Pigs on the playing field

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Pigs on the playing field


The hairstyle known as the Manchurian queue is often called a “pigtail.” A Manchurian man would shave off the hair on the front of his head every 10 days and braid the rest of the hair into a long pigtail. The shape of this hairstyle gave it its porcine nickname. When the Manchu conquered Beijing in 1644, the first thing they demanded of the conquered, the Han Chinese, was that they wear their hair this way. They said: “Those who try to save their hair will lose their heads.” It became a symbol of surrender and obedience for this minority group of 1 million to make such demands of the majority Han, which had a population 100 times larger. The Manchu broke the Han people’s spirit through vicious oppression and they continued to build a vast empire until the revolution in 1911.

Today, it is difficult for a minority group to rule the majority. The venue for this year’s World Cup games, South Africa, is marred by its history of apartheid. Shunned by the rest of humanity, the white government became a pariah in international society before disappearing into history like the madness of Adolf Hitler.

Nowadays, the only way a racial minority can overwhelm the majority is in the field of sports. This is particularly true of the World Cup. The populous nation of China, with 1.3 billion people, advanced to the World Cup finals only once, in 2002. China only had a chance to get to the finals when it wasn’t competing with Korea and Japan, because as the hosts the two nations automatically qualified. India, a nation of 1.2 billion people, also has no real history in the World Cup, nor has it had much luck with medals in the Olympics, winning its first gold medal in 28 years at the 2008 Beijing Olympic Games. This is strange, considering that Qatar, with only one-tenth of India’s population, has qualified for the World Cup finals in the past.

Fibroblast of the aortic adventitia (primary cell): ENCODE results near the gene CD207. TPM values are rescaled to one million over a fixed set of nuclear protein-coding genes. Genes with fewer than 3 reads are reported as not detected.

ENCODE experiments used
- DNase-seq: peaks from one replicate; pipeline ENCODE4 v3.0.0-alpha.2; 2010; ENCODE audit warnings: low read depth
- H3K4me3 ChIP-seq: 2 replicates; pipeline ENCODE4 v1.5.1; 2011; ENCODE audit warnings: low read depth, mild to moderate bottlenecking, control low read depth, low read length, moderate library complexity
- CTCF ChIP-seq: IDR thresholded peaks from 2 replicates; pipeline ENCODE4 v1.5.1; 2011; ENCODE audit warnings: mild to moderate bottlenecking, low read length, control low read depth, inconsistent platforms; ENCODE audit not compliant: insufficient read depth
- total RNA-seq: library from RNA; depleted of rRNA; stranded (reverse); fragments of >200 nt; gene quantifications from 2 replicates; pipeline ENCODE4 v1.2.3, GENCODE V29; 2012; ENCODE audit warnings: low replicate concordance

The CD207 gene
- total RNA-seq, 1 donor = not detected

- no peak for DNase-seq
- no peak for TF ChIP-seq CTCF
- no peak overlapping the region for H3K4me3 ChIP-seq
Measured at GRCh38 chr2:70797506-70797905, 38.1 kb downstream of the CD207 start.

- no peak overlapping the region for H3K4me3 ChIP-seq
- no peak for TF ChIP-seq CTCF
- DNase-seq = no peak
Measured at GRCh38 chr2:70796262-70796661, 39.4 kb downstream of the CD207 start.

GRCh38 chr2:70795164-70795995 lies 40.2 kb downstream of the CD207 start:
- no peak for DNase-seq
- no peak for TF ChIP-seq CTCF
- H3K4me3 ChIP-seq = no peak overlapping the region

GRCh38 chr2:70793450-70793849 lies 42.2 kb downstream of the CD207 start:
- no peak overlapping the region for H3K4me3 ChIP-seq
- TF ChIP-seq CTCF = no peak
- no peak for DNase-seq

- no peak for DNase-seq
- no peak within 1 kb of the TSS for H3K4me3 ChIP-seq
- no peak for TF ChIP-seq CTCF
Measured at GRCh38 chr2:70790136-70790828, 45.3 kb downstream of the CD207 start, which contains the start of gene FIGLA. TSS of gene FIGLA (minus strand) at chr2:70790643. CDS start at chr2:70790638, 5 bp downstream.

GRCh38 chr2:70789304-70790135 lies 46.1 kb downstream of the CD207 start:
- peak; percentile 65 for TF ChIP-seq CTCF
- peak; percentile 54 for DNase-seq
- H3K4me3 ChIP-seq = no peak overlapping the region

This does not mean that the size of a nation’s population or its economy does not have an influence on a nation’s football standing. When World Cup season rolls around, financiers often make predictions of victory based not only on the team and its players but also on the population, economy and stock prices of the participating nations. Goldman Sachs and UBS have already predicted that Brazil, a winner in this global recession, will also win the World Cup.

The nation that Korea beat 2-0 in this World Cup is Greece, the origin of the current European financial crisis. Greece is one of the PIGS (Portugal, Italy, Greece, Spain), the four nations that were hit hardest with the crisis. Goldman Sachs predicts South Korea has a 0.76 percent chance of winning the World Cup. For Greece, it is 1.84 percent. Perhaps Korea’s victory over Greece was partially related to its resilience in this recession. There is no way to prove whether a financial crisis influences a nation’s standing in football but it makes sense that we were reminded of the PIGS as we watched the listless Greek players roll around the field Saturday night.

*The writer is a deputy business news editor of the JoongAng Ilbo.

By Hoh Kui-seek
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